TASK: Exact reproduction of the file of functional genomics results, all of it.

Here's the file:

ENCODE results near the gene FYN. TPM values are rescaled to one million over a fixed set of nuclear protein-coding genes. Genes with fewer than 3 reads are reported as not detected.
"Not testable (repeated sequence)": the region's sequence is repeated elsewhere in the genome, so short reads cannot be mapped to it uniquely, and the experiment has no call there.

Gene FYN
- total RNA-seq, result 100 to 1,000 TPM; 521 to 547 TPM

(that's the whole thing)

ENCODE results near the gene FYN. TPM values are rescaled to one million over a fixed set of nuclear protein-coding genes. Genes with fewer than 3 reads are reported as not detected.
"Not testable (repeated sequence)": the region's sequence is repeated elsewhere in the genome, so short reads cannot be mapped to it uniquely, and the experiment has no call there.

Gene FYN
- total RNA-seq, result 100 to 1,000 TPM; 521 to 547 TPM